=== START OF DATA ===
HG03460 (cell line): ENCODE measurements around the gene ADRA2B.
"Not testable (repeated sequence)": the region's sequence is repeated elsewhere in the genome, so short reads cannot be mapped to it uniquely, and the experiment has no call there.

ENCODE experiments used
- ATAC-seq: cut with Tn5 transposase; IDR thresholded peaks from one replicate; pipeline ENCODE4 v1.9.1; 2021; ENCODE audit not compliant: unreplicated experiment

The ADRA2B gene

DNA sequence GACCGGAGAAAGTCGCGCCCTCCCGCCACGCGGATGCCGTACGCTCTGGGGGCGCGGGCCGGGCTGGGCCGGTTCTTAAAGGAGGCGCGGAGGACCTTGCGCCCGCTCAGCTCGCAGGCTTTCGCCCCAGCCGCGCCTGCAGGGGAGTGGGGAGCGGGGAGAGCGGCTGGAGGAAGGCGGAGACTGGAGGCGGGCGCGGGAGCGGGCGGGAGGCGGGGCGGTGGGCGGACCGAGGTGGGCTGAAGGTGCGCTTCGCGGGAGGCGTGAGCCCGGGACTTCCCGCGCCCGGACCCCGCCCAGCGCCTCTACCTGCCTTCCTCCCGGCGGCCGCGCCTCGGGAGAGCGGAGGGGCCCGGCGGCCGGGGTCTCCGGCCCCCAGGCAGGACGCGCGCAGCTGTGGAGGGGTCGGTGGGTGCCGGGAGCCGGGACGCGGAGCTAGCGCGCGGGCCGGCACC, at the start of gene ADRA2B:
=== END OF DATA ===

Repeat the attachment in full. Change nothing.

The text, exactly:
HG03460 (cell line): ENCODE measurements around the gene ADRA2B.
"Not testable (repeated sequence)": the region's sequence is repeated elsewhere in the genome, so short reads cannot be mapped to it uniquely, and the experiment has no call there.

ENCODE experiments used
- ATAC-seq: cut with Tn5 transposase; IDR thresholded peaks from one replicate; pipeline ENCODE4 v1.9.1; 2021; ENCODE audit not compliant: unreplicated experiment

The ADRA2B gene

DNA sequence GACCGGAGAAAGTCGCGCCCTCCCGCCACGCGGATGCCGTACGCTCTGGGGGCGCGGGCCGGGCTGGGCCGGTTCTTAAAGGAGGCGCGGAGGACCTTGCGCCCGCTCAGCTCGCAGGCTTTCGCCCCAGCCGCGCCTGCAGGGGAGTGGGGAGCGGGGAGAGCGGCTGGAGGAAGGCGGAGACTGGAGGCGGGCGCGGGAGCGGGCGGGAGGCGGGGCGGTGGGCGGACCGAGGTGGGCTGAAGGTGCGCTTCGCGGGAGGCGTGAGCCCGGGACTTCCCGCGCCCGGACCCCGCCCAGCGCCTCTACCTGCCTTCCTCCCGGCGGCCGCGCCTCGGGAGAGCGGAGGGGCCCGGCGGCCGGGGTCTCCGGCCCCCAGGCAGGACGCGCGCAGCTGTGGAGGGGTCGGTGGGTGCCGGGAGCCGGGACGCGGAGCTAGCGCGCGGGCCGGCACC, at the start of gene ADRA2B: